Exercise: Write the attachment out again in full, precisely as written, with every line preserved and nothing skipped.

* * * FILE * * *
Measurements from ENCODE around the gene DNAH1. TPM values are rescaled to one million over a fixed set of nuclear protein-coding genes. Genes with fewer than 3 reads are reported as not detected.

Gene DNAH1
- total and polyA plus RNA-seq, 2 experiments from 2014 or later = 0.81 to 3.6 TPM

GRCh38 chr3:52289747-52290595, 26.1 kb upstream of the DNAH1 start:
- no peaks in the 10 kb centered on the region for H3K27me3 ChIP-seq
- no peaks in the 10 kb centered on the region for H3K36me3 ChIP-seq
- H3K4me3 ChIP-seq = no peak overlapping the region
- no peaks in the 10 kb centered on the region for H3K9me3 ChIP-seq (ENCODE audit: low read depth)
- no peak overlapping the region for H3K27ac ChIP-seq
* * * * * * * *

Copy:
Measurements from ENCODE around the gene DNAH1. TPM values are rescaled to one million over a fixed set of nuclear protein-coding genes. Genes with fewer than 3 reads are reported as not detected.

Gene DNAH1
- total and polyA plus RNA-seq, 2 experiments from 2014 or later = 0.81 to 3.6 TPM

GRCh38 chr3:52289747-52290595, 26.1 kb upstream of the DNAH1 start:
- no peaks in the 10 kb centered on the region for H3K27me3 ChIP-seq
- no peaks in the 10 kb centered on the region for H3K36me3 ChIP-seq
- H3K4me3 ChIP-seq = no peak overlapping the region
- no peaks in the 10 kb centered on the region for H3K9me3 ChIP-seq (ENCODE audit: low read depth)
- no peak overlapping the region for H3K27ac ChIP-seq